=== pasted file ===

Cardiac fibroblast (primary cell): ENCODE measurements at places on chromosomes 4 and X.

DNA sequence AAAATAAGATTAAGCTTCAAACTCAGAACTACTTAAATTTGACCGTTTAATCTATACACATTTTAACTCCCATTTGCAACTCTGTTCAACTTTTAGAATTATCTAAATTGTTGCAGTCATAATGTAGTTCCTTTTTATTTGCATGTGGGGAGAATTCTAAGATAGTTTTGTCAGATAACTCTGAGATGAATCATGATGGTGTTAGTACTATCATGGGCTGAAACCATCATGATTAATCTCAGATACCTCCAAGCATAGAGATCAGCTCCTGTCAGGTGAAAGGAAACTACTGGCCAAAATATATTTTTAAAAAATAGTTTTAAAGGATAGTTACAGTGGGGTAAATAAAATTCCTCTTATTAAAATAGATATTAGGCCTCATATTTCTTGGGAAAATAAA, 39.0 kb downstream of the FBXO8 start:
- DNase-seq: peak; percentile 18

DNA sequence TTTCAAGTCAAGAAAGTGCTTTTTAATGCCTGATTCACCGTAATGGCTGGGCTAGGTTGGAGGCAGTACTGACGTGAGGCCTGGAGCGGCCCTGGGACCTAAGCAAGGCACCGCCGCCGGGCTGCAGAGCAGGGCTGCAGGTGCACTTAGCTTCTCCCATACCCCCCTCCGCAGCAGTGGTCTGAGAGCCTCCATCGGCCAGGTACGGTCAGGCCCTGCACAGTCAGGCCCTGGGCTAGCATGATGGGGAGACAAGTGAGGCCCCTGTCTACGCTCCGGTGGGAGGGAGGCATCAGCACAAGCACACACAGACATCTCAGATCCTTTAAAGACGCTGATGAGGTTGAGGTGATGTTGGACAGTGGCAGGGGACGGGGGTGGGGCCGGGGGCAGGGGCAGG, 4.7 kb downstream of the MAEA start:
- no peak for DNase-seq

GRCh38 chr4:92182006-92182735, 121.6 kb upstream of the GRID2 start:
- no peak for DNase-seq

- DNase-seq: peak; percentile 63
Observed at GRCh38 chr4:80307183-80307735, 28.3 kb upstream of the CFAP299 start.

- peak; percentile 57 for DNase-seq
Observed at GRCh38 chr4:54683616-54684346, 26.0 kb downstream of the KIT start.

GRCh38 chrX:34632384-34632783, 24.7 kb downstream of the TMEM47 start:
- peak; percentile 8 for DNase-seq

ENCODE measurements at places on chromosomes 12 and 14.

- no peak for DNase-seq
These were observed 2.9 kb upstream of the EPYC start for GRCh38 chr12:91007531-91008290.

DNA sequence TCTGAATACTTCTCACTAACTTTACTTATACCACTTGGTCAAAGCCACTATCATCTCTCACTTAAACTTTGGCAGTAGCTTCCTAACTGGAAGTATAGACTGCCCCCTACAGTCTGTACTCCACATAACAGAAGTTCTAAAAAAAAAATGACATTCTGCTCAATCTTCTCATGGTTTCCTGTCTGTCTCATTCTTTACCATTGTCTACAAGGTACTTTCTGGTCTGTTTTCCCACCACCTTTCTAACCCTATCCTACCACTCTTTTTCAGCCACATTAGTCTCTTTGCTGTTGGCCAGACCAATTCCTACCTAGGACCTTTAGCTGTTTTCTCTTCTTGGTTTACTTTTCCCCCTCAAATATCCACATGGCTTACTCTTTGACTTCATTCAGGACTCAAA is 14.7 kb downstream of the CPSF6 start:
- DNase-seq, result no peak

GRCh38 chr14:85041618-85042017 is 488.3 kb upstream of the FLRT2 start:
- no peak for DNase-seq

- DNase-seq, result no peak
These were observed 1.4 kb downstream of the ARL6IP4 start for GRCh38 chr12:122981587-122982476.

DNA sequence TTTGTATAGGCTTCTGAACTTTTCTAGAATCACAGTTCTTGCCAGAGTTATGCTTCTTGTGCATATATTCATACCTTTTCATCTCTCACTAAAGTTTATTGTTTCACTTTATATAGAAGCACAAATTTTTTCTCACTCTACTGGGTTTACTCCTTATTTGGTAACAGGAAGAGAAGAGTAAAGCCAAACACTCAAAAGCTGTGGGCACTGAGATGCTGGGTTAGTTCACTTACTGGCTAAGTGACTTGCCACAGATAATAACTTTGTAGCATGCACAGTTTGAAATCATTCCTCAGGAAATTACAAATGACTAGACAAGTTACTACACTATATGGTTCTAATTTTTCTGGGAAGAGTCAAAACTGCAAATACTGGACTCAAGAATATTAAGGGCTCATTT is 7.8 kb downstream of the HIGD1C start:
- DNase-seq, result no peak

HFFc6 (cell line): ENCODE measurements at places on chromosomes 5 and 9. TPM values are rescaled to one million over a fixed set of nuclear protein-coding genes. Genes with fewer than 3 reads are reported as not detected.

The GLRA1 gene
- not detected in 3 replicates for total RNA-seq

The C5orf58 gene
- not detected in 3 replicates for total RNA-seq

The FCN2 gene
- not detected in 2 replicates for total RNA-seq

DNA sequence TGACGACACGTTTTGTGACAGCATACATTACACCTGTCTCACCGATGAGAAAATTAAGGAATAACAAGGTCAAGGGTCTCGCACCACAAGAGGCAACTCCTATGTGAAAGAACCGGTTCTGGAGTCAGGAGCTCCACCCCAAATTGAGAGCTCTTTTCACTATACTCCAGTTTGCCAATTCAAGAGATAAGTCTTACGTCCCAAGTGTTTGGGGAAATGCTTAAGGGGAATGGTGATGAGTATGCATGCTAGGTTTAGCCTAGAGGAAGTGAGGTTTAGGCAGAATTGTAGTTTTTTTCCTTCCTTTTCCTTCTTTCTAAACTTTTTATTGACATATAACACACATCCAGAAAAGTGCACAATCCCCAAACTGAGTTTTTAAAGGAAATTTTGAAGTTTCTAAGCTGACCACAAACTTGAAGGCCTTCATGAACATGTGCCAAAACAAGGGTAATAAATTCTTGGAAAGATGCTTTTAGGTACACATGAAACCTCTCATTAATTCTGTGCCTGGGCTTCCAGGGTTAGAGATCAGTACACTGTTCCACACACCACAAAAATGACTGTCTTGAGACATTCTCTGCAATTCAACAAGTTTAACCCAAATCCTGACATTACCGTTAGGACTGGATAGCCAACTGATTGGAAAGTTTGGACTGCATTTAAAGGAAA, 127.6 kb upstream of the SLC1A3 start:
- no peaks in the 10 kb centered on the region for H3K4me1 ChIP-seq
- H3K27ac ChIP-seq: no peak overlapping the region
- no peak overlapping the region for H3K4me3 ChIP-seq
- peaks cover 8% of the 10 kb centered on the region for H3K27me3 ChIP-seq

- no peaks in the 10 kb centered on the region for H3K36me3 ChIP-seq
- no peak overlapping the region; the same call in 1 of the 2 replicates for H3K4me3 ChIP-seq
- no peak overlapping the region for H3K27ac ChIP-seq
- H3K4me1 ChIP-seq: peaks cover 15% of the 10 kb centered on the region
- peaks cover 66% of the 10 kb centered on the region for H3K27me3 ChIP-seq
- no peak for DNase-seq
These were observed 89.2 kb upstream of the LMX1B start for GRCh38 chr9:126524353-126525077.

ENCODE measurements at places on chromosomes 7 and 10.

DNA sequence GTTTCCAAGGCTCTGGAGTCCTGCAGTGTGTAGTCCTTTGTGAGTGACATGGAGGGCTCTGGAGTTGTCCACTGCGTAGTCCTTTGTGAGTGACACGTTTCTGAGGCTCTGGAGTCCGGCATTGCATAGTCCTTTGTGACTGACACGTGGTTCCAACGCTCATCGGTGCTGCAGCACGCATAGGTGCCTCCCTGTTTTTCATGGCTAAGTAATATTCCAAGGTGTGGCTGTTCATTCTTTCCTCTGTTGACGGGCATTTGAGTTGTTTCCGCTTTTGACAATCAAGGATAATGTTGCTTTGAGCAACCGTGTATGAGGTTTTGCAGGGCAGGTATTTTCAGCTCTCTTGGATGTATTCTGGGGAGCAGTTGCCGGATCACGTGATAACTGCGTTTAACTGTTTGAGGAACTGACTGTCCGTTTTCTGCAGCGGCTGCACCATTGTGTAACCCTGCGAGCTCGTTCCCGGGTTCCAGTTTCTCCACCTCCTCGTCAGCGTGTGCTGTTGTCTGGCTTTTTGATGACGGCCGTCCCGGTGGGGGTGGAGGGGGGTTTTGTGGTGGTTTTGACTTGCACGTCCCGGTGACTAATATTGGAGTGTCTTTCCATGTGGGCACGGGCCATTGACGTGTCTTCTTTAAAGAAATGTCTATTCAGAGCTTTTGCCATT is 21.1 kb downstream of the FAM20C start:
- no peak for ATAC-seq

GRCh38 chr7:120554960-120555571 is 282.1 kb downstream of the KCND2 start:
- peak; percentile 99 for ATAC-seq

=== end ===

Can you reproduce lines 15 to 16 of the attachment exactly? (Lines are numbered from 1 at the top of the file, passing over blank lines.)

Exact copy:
- no peak for DNase-seq
These were observed 2.9 kb upstream of the EPYC start for GRCh38 chr12:91007531-91008290.